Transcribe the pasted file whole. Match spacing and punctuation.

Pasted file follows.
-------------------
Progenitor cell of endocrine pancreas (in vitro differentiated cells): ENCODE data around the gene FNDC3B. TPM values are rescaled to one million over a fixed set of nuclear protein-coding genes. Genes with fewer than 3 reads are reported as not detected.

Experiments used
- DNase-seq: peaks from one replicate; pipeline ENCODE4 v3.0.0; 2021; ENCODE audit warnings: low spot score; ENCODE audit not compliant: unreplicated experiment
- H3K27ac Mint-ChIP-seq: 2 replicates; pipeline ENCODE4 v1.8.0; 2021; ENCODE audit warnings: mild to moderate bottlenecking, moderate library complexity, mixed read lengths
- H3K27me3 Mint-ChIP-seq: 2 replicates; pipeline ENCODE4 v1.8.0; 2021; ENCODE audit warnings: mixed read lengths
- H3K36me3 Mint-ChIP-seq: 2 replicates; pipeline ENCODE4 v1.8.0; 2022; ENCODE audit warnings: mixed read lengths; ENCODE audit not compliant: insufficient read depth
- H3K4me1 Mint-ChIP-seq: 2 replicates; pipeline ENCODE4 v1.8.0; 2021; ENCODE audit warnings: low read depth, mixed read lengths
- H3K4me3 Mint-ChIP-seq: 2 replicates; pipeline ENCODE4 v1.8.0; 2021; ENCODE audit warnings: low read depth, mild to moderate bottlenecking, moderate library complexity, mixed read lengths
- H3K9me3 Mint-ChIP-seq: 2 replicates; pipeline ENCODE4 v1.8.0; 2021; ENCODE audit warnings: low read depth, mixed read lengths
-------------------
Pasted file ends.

Progenitor cell of endocrine pancreas (in vitro differentiated cells): ENCODE data around the gene FNDC3B. TPM values are rescaled to one million over a fixed set of nuclear protein-coding genes. Genes with fewer than 3 reads are reported as not detected.

Experiments used
- DNase-seq: peaks from one replicate; pipeline ENCODE4 v3.0.0; 2021; ENCODE audit warnings: low spot score; ENCODE audit not compliant: unreplicated experiment
- H3K27ac Mint-ChIP-seq: 2 replicates; pipeline ENCODE4 v1.8.0; 2021; ENCODE audit warnings: mild to moderate bottlenecking, moderate library complexity, mixed read lengths
- H3K27me3 Mint-ChIP-seq: 2 replicates; pipeline ENCODE4 v1.8.0; 2021; ENCODE audit warnings: mixed read lengths
- H3K36me3 Mint-ChIP-seq: 2 replicates; pipeline ENCODE4 v1.8.0; 2022; ENCODE audit warnings: mixed read lengths; ENCODE audit not compliant: insufficient read depth
- H3K4me1 Mint-ChIP-seq: 2 replicates; pipeline ENCODE4 v1.8.0; 2021; ENCODE audit warnings: low read depth, mixed read lengths
- H3K4me3 Mint-ChIP-seq: 2 replicates; pipeline ENCODE4 v1.8.0; 2021; ENCODE audit warnings: low read depth, mild to moderate bottlenecking, moderate library complexity, mixed read lengths
- H3K9me3 Mint-ChIP-seq: 2 replicates; pipeline ENCODE4 v1.8.0; 2021; ENCODE audit warnings: low read depth, mixed read lengths